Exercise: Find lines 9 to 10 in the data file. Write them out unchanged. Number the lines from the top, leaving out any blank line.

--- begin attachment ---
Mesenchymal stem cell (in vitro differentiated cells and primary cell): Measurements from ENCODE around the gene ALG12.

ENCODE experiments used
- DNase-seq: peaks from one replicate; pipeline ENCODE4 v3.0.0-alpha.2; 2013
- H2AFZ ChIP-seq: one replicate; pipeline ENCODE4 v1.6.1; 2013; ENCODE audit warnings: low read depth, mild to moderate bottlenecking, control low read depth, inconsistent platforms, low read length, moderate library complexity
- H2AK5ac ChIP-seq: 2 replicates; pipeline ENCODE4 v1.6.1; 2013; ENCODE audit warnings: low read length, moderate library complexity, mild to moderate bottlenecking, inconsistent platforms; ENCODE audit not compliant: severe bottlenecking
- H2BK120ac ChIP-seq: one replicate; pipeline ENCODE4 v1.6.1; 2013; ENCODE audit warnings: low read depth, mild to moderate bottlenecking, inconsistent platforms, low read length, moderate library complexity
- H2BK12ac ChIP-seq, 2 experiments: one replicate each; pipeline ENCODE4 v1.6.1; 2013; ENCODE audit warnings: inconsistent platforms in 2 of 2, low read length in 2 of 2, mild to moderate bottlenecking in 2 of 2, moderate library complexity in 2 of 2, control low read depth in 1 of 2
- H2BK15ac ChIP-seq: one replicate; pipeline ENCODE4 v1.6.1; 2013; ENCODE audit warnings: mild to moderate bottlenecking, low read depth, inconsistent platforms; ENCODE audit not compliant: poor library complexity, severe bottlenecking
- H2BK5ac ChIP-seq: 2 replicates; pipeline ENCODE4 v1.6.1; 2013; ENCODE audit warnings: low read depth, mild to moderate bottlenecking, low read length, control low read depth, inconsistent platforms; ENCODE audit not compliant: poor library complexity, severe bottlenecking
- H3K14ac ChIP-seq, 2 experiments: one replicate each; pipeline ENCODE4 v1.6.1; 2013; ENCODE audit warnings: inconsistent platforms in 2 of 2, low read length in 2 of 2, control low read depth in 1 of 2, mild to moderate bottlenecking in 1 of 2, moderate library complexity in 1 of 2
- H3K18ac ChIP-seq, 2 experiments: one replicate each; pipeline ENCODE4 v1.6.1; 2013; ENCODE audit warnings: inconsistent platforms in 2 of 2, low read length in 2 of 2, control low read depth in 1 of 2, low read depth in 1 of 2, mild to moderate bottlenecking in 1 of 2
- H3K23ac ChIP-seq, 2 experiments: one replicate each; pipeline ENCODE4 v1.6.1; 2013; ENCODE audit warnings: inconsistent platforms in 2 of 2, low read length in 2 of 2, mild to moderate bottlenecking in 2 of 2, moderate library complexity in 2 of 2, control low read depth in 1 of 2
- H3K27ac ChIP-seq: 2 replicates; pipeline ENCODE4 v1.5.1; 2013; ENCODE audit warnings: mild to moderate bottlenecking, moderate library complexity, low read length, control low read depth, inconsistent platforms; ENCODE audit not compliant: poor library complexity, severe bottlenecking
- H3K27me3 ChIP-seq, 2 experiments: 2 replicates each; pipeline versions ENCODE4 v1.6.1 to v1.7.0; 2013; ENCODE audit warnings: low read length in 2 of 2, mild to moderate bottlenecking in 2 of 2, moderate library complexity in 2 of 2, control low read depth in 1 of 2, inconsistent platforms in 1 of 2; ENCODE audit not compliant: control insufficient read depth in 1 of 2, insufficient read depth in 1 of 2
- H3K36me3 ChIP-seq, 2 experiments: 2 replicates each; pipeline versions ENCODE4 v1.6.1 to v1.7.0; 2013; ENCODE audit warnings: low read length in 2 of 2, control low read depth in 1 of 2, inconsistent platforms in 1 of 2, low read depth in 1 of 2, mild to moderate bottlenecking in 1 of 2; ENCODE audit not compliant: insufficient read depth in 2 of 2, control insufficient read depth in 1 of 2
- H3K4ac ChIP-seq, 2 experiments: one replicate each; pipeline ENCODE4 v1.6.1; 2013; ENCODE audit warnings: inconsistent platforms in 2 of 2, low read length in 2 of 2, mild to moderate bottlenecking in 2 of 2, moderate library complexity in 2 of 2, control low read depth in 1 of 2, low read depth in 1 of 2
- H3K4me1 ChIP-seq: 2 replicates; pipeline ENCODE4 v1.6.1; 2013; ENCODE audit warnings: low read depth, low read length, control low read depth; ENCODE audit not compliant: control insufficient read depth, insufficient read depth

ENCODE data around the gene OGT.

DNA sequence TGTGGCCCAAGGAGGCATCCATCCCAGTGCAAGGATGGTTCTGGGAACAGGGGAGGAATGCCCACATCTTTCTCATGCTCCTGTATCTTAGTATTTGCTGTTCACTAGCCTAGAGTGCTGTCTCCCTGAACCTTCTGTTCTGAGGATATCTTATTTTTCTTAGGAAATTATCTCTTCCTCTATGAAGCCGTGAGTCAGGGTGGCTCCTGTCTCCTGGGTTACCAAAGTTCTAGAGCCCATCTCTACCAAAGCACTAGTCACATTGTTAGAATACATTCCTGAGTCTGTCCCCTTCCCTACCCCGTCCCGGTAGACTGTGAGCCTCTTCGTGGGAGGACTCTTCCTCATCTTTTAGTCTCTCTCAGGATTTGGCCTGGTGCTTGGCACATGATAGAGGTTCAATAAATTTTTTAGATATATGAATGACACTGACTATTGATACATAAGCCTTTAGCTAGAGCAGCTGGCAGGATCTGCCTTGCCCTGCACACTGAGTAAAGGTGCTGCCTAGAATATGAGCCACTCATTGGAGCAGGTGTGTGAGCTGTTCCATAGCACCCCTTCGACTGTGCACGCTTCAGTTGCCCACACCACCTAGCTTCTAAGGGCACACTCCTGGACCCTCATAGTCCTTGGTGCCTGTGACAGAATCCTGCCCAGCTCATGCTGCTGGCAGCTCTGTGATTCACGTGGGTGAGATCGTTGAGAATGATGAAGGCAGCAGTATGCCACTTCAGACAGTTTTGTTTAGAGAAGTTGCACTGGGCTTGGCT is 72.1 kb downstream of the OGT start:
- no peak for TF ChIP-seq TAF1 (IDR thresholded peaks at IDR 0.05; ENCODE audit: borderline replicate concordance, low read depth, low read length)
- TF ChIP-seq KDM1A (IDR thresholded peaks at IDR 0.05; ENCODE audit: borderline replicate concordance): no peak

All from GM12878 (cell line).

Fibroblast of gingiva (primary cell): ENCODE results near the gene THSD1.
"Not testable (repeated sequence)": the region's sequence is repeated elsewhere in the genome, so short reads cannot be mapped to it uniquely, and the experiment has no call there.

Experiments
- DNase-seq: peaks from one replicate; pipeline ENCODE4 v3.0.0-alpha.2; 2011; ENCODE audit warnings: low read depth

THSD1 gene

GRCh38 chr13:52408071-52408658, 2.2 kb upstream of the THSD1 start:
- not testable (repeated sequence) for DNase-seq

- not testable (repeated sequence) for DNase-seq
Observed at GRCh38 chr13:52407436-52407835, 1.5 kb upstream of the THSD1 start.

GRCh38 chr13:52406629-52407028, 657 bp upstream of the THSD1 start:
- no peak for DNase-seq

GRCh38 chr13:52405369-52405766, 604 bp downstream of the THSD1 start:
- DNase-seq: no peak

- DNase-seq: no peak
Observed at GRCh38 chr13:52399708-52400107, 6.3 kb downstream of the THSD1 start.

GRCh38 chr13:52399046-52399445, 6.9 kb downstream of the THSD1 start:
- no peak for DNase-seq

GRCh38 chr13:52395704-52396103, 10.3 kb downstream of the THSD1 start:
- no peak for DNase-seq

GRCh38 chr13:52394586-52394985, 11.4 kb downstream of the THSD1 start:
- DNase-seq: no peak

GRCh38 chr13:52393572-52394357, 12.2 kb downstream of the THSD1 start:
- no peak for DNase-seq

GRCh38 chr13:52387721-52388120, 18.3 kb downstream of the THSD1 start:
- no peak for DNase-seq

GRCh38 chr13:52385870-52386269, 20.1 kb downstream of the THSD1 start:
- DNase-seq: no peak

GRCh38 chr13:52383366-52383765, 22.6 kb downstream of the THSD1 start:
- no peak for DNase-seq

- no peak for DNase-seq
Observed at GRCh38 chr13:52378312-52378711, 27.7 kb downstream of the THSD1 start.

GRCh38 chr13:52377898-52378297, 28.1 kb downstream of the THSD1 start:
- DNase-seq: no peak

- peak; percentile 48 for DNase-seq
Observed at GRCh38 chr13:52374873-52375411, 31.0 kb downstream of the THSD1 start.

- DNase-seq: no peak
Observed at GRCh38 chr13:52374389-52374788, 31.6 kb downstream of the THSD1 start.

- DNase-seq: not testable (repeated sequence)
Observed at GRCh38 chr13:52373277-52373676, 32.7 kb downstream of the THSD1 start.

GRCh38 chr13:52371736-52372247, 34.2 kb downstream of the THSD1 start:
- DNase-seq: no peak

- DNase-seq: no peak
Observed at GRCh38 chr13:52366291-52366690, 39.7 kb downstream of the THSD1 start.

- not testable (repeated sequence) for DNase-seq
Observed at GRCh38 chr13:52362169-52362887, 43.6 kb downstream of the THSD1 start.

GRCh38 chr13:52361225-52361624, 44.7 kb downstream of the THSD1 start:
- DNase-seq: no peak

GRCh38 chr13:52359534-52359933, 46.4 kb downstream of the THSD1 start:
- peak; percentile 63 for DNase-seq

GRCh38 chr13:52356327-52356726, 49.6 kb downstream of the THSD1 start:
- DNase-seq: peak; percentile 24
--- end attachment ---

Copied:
- H2BK5ac ChIP-seq: 2 replicates; pipeline ENCODE4 v1.6.1; 2013; ENCODE audit warnings: low read depth, mild to moderate bottlenecking, low read length, control low read depth, inconsistent platforms; ENCODE audit not compliant: poor library complexity, severe bottlenecking
- H3K14ac ChIP-seq, 2 experiments: one replicate each; pipeline ENCODE4 v1.6.1; 2013; ENCODE audit warnings: inconsistent platforms in 2 of 2, low read length in 2 of 2, control low read depth in 1 of 2, mild to moderate bottlenecking in 1 of 2, moderate library complexity in 1 of 2